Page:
Bitcoin: from a ground-breaking technology doomed to disrupt the banking and payment system to a devilish creature that threatens tax-payers’ money. The abrupt change in perception toward the digital asset demands a cross-border analysis and a regulatory intervention by the Financial Market Authorities.

Starting off with the Euro area, the European Central Bank (ECB) has recently published a statement (on bitcoins) outlining the dangers for investors, but without intervening with specific regulations. Although the approach of the ECB toward the digital asset is extremely wary and cautious (especially toward c) the ECB governor made clear that the Bank is highly interested in the blockchain technology (especially in bitcoin) due its potential in the banking system as well as the post-trading mechanism.

The European Commission, on its part, has recently set up the Observatory and Forum on the blockchain in order to monitor the most innovative implementations of this technology as well as to finance them and to, eventually, foster (among businesses, states and citizens) the adoption of blockchain-related products [1].

Within the EU territory each Member State is tailoring its own regulatory approach. In Gibraltar, for the example, after the enactment of the regulatory framework on DLT [2], which substantially considers the distributed ledger technology (DLT) providers as financial intermediaries, it has been announced that an upcoming law on ICOs will be passes, which will formally render DLT providers liable in case an ICO turns out to be a scam.

In February 2018 FINMA (the Swiss Financial Markets Authority) published a series of guidelines [3] to clarify when ICOs promoters are subject to the same rules applying to banks and financial intermediaries (including, but not limited to the mandatory prior authorization and the ruled aimed to counter money-laundering). Interestingly enough, with the latter document, FINMA introduces a rigid classification scheme (which differentiates among utility token, payment token, investment token) under which all different cases happening in practice need to be subsumed – different regulatory regimes apply.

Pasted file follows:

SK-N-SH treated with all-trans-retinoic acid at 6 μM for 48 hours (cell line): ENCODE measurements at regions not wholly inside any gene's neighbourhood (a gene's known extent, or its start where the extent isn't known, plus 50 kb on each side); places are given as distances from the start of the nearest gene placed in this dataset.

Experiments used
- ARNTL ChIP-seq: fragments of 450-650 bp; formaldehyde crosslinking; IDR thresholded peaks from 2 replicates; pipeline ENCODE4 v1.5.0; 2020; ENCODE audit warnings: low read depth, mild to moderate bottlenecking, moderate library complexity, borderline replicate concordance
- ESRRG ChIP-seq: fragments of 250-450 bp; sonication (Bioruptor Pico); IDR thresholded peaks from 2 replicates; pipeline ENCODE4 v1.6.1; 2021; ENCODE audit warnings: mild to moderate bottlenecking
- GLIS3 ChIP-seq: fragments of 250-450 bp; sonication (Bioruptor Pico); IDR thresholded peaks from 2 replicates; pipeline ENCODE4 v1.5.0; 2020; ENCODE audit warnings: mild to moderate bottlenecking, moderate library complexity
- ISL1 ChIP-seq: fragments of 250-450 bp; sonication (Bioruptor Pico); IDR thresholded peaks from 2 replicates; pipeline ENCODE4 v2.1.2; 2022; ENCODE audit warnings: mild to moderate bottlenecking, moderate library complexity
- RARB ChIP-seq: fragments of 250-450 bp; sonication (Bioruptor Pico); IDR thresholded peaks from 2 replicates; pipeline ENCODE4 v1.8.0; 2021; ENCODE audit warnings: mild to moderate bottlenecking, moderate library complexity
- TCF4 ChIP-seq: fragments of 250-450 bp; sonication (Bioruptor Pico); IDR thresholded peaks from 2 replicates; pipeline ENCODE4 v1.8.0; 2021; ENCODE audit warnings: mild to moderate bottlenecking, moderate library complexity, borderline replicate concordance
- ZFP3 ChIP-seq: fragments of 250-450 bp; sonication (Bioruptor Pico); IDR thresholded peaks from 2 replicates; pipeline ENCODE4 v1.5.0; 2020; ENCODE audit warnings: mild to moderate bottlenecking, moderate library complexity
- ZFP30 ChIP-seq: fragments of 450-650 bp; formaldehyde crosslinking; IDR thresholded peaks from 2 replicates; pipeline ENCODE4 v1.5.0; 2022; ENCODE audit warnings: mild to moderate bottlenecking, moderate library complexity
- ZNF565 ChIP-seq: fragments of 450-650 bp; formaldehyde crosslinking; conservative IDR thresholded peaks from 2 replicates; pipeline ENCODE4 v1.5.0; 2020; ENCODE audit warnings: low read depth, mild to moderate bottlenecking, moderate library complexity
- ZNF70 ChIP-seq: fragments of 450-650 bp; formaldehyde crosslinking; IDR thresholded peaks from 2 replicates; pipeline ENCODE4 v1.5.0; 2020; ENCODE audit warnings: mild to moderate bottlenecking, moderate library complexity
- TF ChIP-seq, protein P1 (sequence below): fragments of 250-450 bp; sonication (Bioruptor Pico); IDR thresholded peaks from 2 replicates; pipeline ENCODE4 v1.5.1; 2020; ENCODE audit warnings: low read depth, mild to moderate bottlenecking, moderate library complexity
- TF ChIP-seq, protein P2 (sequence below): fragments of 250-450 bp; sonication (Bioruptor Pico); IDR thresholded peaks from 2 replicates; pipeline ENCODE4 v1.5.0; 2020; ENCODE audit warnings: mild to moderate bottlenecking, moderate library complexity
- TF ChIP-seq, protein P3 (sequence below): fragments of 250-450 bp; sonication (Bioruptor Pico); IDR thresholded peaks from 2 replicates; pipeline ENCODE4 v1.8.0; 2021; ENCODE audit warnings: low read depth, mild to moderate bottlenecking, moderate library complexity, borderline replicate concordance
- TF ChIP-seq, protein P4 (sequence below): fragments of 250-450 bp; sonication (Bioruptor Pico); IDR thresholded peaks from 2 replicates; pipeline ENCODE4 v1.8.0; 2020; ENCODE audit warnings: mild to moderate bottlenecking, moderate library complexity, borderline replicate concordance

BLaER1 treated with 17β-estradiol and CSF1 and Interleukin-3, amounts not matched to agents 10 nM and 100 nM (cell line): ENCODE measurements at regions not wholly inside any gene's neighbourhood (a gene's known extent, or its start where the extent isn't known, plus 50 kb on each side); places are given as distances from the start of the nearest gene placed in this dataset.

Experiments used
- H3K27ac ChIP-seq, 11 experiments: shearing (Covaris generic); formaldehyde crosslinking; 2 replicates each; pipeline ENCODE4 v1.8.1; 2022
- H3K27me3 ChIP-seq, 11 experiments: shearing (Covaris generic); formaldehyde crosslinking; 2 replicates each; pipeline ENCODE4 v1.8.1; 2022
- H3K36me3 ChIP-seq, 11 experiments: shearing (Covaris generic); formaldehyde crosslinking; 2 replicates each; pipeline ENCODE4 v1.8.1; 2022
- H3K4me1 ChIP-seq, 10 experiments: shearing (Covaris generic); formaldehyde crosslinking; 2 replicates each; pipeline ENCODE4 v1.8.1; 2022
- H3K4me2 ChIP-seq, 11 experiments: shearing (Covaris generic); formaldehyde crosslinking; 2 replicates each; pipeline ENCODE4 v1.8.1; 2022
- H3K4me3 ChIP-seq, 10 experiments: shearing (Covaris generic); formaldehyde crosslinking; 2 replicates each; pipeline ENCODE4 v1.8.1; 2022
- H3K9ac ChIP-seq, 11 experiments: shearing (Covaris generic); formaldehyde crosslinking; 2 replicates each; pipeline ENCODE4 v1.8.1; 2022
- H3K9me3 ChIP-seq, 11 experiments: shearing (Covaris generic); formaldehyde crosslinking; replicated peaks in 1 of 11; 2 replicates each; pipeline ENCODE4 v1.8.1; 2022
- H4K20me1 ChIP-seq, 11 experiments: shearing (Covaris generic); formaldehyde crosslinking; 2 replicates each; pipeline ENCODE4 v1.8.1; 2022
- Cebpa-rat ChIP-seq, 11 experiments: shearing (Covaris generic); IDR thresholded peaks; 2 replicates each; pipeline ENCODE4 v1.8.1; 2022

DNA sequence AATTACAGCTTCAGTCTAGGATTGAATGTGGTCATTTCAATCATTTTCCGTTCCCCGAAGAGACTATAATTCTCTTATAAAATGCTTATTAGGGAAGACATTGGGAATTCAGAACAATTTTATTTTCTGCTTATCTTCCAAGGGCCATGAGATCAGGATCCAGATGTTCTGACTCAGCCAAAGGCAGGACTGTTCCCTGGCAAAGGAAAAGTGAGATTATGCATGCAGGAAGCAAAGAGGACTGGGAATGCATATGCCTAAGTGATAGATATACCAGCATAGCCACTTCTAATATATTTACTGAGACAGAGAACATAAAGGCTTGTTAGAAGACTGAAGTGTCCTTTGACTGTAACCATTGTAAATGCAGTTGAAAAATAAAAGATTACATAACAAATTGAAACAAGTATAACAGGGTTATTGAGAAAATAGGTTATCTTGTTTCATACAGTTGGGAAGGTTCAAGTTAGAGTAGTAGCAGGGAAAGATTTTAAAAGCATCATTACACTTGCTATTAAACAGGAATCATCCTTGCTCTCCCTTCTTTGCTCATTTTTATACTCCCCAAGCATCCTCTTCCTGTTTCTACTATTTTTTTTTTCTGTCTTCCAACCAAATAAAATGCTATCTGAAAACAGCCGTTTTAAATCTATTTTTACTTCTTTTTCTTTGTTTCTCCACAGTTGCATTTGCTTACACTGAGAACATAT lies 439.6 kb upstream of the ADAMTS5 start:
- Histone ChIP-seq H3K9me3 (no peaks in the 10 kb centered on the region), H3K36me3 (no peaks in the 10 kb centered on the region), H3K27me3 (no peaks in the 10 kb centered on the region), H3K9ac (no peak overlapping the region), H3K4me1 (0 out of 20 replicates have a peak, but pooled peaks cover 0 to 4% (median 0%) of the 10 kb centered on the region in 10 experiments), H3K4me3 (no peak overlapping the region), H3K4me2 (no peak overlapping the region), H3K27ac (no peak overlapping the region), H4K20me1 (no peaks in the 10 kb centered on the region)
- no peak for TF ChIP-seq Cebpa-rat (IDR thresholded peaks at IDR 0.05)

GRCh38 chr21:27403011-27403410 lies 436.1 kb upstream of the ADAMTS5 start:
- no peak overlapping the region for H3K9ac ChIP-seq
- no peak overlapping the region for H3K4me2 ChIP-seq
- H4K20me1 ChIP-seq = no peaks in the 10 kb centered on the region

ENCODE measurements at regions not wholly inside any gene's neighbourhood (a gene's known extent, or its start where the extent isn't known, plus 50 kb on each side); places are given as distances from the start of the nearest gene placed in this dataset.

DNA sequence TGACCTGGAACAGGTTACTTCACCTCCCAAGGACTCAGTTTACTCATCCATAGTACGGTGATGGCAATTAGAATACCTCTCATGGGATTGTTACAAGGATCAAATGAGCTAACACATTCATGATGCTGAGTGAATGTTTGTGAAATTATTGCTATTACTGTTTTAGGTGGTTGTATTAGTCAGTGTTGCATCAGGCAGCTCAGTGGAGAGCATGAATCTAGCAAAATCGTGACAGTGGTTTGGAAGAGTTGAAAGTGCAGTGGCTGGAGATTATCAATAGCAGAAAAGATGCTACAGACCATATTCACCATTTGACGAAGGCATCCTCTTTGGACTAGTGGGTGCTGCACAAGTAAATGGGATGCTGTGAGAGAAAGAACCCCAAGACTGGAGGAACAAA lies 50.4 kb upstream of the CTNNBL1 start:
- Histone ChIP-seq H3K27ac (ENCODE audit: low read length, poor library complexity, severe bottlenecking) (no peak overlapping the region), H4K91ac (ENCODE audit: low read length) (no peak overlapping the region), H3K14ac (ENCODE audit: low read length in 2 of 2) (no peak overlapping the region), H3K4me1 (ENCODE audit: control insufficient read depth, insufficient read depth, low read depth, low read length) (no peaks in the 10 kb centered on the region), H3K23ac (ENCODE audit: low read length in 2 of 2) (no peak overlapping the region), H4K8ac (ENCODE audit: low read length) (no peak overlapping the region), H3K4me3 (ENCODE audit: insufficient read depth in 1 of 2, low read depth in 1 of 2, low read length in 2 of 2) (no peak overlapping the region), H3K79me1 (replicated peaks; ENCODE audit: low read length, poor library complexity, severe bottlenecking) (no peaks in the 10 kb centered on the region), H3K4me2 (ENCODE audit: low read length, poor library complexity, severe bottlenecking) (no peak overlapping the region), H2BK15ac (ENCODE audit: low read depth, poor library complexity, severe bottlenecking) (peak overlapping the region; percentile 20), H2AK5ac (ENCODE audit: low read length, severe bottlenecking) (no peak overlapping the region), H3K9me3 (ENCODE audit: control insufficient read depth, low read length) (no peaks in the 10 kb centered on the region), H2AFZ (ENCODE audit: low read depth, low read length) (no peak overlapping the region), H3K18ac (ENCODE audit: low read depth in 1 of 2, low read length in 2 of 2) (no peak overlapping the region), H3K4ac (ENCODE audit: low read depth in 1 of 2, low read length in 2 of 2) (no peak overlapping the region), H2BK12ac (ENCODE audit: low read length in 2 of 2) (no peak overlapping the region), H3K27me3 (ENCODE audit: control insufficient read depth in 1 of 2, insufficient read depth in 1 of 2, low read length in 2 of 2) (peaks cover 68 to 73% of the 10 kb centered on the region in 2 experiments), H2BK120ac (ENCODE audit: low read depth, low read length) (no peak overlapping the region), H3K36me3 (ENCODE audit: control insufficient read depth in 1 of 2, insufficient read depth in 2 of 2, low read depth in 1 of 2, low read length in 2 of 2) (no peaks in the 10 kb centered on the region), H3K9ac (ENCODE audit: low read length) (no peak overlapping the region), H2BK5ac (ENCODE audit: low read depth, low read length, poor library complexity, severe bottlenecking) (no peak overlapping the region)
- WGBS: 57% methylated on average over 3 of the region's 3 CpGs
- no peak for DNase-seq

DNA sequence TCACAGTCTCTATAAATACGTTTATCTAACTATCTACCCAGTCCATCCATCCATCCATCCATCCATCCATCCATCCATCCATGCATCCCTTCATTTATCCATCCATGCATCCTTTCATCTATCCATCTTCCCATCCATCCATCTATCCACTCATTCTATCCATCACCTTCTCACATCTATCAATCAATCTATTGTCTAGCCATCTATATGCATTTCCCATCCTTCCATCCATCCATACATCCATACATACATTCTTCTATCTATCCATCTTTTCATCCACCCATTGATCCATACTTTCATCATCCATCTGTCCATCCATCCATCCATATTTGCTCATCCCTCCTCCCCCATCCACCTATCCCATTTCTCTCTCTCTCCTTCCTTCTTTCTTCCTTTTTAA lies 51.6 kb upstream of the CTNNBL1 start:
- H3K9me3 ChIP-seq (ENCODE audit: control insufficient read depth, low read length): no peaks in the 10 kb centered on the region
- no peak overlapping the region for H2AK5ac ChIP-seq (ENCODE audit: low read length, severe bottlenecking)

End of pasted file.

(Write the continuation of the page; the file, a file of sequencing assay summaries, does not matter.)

In Germany BaFin (the German Financial Market Authority) issued a statement [4] in order to clarify the obligations binding ICOs promoters. Contrary to the Swiss approach, the German Authority does not introduce a general classification, but identifies the laws applicable to specific tokens that can be assimilated to stocks rather than units (shares) in an investment fund or any other financial instrument.

 With the implementation of MIFID II into French law, the French Financial Markets Authority has recently released an official statement making clear that offers of derivatives on crypto-currencies are prohibited unless duly and authorized by the very same authority and restating that the promotion of the latter offers is forbidden if made through electronic instruments.

In Asia the situation is more diversified. On the one hand there are China and South Korea imposing disclosure obligations and subjecting bitcoins’ trading platforms to prior regulatory scrutiny when not shutting them down outright. On the other hand, Japan recognized crypto-currencies as legal payment tool in 2017 and many firms are indeed used to pay employees’ salaries in crypto-currencies.

In the United States the SEC (and many other National Financial Markets Authorities) has intervened in disfavor of crypto-currencies related activities. For instance, the Texas Securities Board issued a restrictive order against BitConnect [6], while the Texas Department of Banking has issued an order of discontinuance against AriseBank, a cryto-currencies platform. However, it is worth pointing out that the SEC Chairman has stated that crypto-currencies and ICOs could be deemed valid and innovative financing tools for enterprises.

Over the past few months investors are increasingly becoming wary toward bitcoin (due to its volatility and the recent drop in value) as well as token financing (due to recent ICOs which turned out to be scams), therefore public perception may end up to being aligned to that of the above mentioned regulators.


References

[1] ECB Explainer 13/02/2018 (https://www.eba.europa.eu/documents/10180/2101654/Letter+from+Olivier+Guersent+COM+replying+to+the+EBA+Letter+on+RTS+on+SCA+and+CSC+-+13022018.pdf/faf94000-a982-4ef2-84f5-d1dc3e5a30ee).

[2] DLT Framework entered into force 01/01/2018 (http://www.gibraltarlaw.com/wp-content/uploads/2018/01/PFL-January-2018-p13-14.pdf).

[3] Practice guide on ICOs 16/02/2018 (https://www.finma.ch/en/news/2018/02/20180216-mm-ico-wegleitung/).

[4] BaFin clarificationGZ: WA 11-QB 4100-2017/0010 (https://www.mwe.com/en/thought-leadership/publications/2018/03/bafin-provides-guidance-icos).

[5] AMF clarification 22/02/2018 (http://amf-france.org/en_US/Reglementation/Dossiers-thematiques/Marches/Directive-MIF/L-AMF-modifie-son-guide-sur-le-financement-de-la-recherche-dans-le-cadre-de-MiFID-II).

[6] Texas State Securities Board Order No. ENF-18-CDO-1754 (.https://www.ssb.texas.gov/news-publications/order-no-enf-cdo-1754).


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